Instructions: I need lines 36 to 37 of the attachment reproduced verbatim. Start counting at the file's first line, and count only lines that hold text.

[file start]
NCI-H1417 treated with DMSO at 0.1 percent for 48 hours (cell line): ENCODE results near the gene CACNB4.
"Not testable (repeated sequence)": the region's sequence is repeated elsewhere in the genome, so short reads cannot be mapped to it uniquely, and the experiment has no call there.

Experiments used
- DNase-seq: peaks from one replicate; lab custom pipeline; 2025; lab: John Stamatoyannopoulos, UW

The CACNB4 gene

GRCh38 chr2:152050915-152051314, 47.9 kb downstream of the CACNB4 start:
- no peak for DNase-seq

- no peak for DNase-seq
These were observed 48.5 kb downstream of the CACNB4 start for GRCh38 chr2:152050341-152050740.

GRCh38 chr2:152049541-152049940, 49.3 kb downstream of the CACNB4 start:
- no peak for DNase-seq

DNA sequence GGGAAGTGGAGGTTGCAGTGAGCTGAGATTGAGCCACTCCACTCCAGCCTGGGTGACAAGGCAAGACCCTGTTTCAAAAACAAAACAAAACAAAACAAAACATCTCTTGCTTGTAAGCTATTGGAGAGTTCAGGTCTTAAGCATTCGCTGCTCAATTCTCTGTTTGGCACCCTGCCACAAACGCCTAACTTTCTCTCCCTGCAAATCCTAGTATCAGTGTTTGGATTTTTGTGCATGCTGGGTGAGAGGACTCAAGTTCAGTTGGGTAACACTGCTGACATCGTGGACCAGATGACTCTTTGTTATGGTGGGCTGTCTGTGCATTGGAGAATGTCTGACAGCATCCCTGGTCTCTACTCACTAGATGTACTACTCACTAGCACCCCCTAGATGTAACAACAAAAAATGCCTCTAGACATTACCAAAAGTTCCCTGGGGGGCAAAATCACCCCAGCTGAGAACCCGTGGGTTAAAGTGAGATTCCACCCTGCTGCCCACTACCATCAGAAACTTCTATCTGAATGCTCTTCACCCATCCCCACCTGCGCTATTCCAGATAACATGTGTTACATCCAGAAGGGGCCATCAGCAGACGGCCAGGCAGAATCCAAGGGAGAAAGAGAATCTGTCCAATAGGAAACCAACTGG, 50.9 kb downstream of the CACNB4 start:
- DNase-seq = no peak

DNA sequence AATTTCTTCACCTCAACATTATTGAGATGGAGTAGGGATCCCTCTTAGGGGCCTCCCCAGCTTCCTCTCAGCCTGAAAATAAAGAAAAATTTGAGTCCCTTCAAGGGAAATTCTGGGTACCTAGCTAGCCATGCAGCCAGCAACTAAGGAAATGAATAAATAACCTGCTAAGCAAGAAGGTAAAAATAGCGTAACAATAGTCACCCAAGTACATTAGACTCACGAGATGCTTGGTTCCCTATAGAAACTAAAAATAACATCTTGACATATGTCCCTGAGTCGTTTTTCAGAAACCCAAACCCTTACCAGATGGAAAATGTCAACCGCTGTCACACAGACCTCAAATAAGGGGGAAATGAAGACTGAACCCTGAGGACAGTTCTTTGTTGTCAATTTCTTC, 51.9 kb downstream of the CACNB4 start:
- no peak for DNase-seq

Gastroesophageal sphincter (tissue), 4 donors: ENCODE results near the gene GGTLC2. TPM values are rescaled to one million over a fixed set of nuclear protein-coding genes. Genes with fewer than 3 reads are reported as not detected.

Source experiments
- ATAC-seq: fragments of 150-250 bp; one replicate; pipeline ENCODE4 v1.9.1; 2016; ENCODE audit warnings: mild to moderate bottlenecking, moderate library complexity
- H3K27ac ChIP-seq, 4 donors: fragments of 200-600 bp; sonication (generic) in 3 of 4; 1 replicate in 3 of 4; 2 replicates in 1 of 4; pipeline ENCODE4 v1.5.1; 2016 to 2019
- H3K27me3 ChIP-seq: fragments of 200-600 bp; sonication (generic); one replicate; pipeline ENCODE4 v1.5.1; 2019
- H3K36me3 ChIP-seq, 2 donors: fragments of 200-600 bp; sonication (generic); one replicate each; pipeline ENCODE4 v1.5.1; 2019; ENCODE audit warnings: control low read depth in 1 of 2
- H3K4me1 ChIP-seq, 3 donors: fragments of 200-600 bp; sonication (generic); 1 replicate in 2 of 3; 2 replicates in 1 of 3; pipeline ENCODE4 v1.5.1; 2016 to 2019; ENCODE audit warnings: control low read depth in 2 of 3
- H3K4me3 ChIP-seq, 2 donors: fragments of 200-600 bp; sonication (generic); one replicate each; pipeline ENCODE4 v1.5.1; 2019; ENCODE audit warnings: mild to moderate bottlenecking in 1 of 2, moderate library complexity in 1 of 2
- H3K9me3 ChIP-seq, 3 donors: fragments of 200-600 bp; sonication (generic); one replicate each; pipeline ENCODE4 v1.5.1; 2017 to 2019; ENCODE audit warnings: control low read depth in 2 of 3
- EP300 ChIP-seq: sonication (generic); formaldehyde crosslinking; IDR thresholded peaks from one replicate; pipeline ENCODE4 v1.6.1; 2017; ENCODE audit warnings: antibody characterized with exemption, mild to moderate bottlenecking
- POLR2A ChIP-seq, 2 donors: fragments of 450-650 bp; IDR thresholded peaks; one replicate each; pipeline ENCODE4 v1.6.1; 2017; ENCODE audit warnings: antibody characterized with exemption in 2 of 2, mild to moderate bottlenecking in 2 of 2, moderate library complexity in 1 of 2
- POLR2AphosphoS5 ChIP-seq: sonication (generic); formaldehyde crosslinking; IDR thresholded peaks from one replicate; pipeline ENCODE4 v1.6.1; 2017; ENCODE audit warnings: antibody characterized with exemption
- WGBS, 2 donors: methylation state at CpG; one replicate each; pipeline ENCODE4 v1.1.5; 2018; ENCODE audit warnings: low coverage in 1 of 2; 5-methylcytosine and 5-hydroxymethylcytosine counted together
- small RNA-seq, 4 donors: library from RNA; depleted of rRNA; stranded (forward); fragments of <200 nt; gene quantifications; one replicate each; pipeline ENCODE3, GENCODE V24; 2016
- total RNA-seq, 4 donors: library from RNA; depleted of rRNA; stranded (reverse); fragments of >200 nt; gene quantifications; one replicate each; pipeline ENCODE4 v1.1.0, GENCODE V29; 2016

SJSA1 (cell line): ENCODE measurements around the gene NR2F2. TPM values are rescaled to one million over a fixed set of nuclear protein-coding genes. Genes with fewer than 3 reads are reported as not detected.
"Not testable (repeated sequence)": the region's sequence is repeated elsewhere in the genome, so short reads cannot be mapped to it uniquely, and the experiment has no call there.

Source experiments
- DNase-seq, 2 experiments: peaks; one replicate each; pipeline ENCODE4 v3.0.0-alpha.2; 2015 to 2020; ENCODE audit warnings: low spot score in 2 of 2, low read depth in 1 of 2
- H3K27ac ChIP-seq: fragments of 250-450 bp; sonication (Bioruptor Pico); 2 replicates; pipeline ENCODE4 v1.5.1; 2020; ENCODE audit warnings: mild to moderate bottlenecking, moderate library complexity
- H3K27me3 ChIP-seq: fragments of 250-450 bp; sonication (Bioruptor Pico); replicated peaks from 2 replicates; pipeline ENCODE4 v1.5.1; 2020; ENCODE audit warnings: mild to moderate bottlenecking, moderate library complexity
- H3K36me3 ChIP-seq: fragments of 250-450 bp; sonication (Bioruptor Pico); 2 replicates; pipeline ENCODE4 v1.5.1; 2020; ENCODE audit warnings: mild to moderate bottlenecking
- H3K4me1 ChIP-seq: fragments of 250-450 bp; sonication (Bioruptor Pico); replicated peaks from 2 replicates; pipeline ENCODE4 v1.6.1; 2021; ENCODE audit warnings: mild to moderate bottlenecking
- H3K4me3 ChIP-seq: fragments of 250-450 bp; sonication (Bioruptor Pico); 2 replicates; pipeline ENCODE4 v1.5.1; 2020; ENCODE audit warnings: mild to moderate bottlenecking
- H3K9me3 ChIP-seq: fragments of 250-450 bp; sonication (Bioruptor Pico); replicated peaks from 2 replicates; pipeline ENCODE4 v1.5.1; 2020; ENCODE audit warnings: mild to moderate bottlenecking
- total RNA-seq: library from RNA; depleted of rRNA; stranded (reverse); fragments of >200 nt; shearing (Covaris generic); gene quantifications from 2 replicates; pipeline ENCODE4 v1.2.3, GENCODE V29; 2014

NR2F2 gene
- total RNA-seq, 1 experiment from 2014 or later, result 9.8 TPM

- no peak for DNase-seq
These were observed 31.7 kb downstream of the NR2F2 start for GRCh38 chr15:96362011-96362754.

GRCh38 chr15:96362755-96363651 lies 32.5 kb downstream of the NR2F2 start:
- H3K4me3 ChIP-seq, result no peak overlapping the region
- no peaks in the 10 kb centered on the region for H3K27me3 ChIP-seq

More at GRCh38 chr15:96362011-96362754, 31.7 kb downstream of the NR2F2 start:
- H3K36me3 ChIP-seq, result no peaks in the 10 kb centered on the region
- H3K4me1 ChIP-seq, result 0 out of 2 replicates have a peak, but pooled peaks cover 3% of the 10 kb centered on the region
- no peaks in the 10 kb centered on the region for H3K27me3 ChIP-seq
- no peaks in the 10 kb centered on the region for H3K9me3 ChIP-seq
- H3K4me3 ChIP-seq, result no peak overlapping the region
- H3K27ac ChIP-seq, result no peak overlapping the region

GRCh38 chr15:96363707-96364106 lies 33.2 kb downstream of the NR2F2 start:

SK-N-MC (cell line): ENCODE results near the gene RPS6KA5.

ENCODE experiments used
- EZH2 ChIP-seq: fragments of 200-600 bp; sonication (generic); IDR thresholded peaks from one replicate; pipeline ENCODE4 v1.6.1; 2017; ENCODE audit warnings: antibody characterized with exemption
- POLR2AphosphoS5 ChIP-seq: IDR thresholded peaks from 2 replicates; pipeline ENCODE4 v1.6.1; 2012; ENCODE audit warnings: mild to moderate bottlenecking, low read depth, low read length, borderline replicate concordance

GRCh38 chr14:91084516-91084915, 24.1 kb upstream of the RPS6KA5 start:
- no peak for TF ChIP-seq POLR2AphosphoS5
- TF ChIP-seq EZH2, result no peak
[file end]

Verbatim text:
- H3K27me3 ChIP-seq: fragments of 250-450 bp; sonication (Bioruptor Pico); replicated peaks from 2 replicates; pipeline ENCODE4 v1.5.1; 2020; ENCODE audit warnings: mild to moderate bottlenecking, moderate library complexity
- H3K36me3 ChIP-seq: fragments of 250-450 bp; sonication (Bioruptor Pico); 2 replicates; pipeline ENCODE4 v1.5.1; 2020; ENCODE audit warnings: mild to moderate bottlenecking